"I think about how right now we have the opportunity to let down our fences and to share the information no matter where we obtained it from or from who, and that we no longer have to worry about the threat of who is going to use it in a bad way, and I believe we all have to act with respect to what our communities and all of our communities would want us to do and pass onto our children and grandchildren."
ONONDAGA NATION GATHERING
Braiding the Sacred Gatherings continue to evolve. We work directly with Tribal leadership to plan each event to follow cultural protocols and contribute a lasting impact within the community. Each time we gather, our relationships with each other and our seeds are strengthened.
Braiding the Sacred introduced new members to its network in 2017 through four highly successful events. The first, held at Ganondagan Historical Site in New York, brought more than 50 Indigenous Corn Growers together for three days of discussion, tours, and Cornhusk crafts. The 12 youth in attendance formed a Youth Circle and offered insights to the rest of the gathering on how to best involve them in the process of growing, saving, cooking, and sharing Corn. Each evening ended with a social dance, bringing everyone closer together. The three gatherings following Ganondagan, hosted by the Shiprock Chapter of Navajo in New Mexico, Oneida Nation in Wisconsin, and Osage Nation in Oklahoma combined elements of discussion, seed sharing, storytelling, song, dance, and traditional meals. Reciprocity played a large role in the discussions as well as the activities - at each event, members assisted the local community with preparing or harvesting gardens or fields, giving back to the hosts for their generosity.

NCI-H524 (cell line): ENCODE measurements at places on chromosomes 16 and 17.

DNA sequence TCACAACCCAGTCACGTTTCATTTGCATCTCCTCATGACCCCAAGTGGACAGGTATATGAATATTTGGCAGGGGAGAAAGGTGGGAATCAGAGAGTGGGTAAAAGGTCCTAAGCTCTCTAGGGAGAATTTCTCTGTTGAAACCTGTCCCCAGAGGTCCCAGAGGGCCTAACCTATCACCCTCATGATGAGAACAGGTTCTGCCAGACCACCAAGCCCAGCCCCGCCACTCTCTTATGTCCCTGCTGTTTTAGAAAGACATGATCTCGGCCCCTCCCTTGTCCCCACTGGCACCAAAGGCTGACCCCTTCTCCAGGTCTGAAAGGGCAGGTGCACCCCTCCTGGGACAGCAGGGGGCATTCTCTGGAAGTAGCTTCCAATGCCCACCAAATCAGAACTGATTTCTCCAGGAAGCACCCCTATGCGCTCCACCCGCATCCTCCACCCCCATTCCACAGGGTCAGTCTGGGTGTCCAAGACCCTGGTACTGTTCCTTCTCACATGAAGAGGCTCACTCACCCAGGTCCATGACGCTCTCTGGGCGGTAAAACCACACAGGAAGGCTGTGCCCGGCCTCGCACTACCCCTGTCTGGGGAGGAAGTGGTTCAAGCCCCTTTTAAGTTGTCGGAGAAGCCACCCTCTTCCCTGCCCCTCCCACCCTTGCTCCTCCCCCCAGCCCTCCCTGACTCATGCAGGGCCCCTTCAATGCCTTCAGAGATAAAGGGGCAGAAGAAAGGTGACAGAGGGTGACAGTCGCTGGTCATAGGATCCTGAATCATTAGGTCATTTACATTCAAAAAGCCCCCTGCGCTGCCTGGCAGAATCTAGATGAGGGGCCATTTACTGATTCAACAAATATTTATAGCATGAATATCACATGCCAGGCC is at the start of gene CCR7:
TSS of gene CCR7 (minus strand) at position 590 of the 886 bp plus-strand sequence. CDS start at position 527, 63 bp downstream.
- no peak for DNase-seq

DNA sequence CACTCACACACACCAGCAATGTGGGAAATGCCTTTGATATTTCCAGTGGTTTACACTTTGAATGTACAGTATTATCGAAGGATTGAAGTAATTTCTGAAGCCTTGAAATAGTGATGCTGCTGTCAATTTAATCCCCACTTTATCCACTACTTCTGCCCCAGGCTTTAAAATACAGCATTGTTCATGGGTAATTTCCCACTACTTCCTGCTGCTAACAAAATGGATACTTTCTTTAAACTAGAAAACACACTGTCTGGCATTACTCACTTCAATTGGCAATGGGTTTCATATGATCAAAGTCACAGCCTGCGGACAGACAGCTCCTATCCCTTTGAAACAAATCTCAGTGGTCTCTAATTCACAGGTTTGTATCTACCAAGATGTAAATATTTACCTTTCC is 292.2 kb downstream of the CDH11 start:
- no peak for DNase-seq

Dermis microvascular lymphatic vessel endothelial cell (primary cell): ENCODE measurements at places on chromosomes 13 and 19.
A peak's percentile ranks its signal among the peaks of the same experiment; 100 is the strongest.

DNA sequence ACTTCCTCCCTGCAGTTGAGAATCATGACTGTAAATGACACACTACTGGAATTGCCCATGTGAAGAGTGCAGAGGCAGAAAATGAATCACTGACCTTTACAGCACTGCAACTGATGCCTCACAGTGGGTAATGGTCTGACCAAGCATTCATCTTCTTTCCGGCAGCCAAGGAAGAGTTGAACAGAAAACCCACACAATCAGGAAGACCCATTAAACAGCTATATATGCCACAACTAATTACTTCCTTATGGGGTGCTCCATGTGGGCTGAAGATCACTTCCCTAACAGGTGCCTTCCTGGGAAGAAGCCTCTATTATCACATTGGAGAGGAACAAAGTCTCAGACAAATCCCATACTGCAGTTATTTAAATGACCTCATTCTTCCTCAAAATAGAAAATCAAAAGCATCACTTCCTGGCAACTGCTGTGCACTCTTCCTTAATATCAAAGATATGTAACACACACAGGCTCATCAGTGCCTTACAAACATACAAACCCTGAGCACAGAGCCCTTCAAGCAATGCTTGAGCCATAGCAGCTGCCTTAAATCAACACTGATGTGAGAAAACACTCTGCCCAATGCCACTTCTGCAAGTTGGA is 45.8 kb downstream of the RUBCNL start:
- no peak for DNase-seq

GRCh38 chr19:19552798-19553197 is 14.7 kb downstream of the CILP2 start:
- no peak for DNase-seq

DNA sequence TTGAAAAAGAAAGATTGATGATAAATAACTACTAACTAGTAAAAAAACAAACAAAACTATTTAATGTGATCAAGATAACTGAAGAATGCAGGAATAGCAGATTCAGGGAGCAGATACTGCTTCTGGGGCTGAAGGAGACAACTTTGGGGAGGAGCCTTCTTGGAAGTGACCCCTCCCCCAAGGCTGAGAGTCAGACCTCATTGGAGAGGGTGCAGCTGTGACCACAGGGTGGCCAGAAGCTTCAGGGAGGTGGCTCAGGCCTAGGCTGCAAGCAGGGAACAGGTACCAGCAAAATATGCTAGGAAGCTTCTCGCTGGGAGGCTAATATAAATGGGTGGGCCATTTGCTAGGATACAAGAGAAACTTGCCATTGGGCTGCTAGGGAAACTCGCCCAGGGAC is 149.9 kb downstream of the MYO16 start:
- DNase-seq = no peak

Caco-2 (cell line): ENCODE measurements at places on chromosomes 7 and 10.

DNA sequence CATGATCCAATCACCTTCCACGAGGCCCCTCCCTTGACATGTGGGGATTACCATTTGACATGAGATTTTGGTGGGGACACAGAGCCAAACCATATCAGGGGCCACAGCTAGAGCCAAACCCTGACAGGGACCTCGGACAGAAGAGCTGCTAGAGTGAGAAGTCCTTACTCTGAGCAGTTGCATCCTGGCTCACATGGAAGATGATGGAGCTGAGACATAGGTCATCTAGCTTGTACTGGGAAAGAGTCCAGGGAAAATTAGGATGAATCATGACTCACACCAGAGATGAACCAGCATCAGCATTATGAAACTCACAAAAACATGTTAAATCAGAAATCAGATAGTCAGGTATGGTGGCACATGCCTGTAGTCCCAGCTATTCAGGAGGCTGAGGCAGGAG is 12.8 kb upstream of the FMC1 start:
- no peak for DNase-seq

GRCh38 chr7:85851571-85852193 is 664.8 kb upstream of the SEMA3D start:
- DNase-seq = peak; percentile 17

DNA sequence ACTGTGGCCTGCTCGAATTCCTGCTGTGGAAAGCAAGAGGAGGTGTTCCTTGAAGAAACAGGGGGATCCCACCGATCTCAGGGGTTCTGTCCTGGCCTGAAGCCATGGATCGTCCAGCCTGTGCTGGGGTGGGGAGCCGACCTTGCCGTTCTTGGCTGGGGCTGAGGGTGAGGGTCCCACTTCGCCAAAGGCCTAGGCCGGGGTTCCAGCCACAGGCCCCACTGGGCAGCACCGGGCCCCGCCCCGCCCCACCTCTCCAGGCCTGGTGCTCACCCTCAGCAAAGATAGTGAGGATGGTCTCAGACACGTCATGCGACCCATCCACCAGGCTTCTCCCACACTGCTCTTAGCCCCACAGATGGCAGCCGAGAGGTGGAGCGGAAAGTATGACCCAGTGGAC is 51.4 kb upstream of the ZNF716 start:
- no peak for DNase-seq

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The Pueblo of Acoma gathered ten departments to plan and participate in the gathering, and the involvement made for an especially well-rounded event. Beginning at Sky City, the Old Pueblo, where their ancestors have dwelled for well over 1,000 years, participants were honoured with a tour that concluded with young rain dancers who braved the snow and wind to welcome...
Ho-Chunk Nation graciously hosted the ninth Braiding the Sacred gathering on their homelands just outside of Black River Falls, Wisconsin. The event aligned with the Green Corn Dance and ceremony, which allowed for an even deeper connection to the spiritual nature of Corn and our relation to her. Ho-Chunk Nation spiritual and governmental leadership welcomed us to the pow-wow grounds...
Akwesasne Mohawk began with a ceremonial return of seeds. A small number of seeds were grown out at Onondaga Nation Farm and brought back to Akwesasne for the community to plant. We wrapped up by planting a field of Six Nations Blue Corn and weeding the strawberry beds.
Fall of ’17 brought us to Shiprock Chapter of Navajo Nation to prepare horno-steamed Corn and cornbread. First and second graders from the local Diné Charter School presented songs and skits in their language, focusing the attention of everyone in the room. We returned the favour by building raised beds and transplanting trees into their garden.
Seneca Nation hosted its gathering at Ganondagan Historical Site. The rain prevented everyone from planting Corn, so instead, a Seneca Faithkeeper gave us tours of the museum and replica longhouse, sharing the history of the Haudenosaunee Confederacy and Ganondagan. Each night closed out with a social dance.
Pueblo of Pojoaque jumped off without introductions because everyone was obsessed with the three sisters seeds laid out to share. The Governor and War Chief of Pojoaque Pueblo welcomed us and offered delicious atole, a cornmeal drink. As our gathering closed, everyone brought the seeds to the center of the dance arena at the Gathering for Mother Earth. Angela Ferguson...
The first gathering brought us together at the ancestral meeting site of the Haudenosaunee Council of Chiefs. The talking circle felt especially powerful as 50 of us shared our spiritual connection to Corn. On the last day, we planted Tuscarora White Corn at Onondaga Nation Farm, starting a tradition of helping the host Nation with a food project.